The Pit of Despair

I returned to writing this afternoon after a hiatus of a few days. My husband kindly offered to manage the house and kids on his day off while I took several hours after lunch to dive back into my latest project. Unfortunately, things didn’t exactly go as planned. Instead of disappearing into a blissful state of play and productivity, I took a wrong turn somewhere into the quicksand of the Internet and wound up in The Pit of Despair.

And yes, I’m borrowing from The Princess Bride (again?). I told you I was in the PoD. And sure, the first thing I want to do is throw my computer against the wall and dramatically give up writing for good and not consider for a moment that my depleted state might have something to do with a weekend in the sun and a few sick kids and a tickle that’s starting in the back of my own throat. Instead, because I somehow managed to arrive at adulthood with less than 100% of the recommended mental health, my earlier programming is telling me to just wallow, to read something into this sorry state of creative no-go, to sign a lease in the PoD and measure for curtains. Dark ones.

And the second thing I want to do is rise above, like a radiant, Oprah-infused, future candidate for sainthood who doesn’t get all tangled up in her leash. Who knows better. Who has the wisdom to pull back and reflect and find her sense of humor and purpose in one fell swoop. But the only problem with that is I am human.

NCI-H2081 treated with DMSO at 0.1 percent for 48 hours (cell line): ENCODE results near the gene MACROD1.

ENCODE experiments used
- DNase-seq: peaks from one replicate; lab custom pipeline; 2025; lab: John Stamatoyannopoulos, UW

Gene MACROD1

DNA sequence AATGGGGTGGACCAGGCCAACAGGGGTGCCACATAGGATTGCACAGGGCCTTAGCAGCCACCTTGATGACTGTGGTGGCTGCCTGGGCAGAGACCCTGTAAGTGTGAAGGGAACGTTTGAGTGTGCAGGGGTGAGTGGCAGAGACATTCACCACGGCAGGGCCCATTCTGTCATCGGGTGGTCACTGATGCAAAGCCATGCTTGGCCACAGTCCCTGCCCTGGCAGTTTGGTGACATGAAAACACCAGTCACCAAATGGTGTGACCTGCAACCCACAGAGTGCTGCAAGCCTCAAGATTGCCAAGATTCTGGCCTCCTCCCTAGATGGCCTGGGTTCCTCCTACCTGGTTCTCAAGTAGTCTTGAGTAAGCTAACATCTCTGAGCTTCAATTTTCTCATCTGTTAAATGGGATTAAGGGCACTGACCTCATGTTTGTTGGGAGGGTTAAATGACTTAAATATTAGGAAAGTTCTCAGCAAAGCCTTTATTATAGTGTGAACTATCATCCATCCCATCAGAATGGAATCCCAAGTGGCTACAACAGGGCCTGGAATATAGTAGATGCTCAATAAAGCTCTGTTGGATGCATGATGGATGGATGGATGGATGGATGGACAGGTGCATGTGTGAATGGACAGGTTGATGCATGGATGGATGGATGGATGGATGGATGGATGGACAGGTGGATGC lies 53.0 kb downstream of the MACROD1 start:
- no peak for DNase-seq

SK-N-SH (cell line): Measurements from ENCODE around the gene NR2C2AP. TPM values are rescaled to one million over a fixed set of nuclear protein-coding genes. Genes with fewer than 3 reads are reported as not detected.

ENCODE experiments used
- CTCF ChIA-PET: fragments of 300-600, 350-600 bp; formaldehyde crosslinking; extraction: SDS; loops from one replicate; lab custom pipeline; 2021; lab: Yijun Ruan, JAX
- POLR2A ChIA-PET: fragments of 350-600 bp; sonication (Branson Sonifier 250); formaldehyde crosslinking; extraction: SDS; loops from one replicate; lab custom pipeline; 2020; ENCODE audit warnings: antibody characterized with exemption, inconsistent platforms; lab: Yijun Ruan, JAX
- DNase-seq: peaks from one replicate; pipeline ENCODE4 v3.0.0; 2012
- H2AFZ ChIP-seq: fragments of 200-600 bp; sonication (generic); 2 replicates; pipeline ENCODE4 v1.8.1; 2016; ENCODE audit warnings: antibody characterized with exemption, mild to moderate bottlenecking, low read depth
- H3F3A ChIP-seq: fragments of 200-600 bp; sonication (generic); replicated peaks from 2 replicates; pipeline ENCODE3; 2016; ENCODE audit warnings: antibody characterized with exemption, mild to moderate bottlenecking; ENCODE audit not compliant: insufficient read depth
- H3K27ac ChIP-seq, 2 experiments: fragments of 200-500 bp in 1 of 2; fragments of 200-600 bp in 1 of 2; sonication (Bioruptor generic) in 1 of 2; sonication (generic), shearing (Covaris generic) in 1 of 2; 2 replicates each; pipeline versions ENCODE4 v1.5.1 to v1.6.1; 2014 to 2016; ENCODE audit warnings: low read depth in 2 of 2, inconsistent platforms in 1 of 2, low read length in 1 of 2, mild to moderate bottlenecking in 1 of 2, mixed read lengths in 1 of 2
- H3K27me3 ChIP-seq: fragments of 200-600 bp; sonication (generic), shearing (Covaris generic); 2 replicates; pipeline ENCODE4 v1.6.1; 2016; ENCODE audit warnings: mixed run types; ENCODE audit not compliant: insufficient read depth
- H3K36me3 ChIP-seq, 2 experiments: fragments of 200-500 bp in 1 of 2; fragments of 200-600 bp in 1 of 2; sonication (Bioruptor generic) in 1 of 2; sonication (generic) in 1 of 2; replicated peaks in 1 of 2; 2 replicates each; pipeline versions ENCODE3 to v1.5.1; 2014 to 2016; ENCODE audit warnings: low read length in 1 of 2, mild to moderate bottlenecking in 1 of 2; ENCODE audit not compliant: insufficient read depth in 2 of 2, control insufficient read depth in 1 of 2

So what’s a girl to do? Well, while I might be the only person on the planet who actually found a little comfort in the white-faced, shaggy haired denizen who introduces us to the PoD in the movie. “Don’t even think of trying to get out of here,” he says matter-of-factly, but I must say, it’s a fairly decent piece of advice. Sometimes, it’s much better to know that you’re in the PoD and not leap to conclusions. You don’t have to live there. You don’t have to leap out of there like you’re on fire. You can just survey the grounds, feel what you feel in there, and then walk out through a back door someone forgot to lock.

I’m sure PoD days are not for artists alone. It’s hard out there, for all of us, even if you’re living your dream, because living a dream means reaching beyond reality for something only you can see, and that can be lonely, stormy, uphill work. So I’m going to take a PoD day, call in sick to my muse, nurse this passing emotional flu with some family time and stupid TV and good food. Because this is the work, too – allowing for the humanity of it, the insecurity of it, the low points that make us able to reach out to others with compassion and empathy. It’s one thing to make a great thing, a greater thing to slow down and maybe comfort someone – even if it’s just yourself — in the process.

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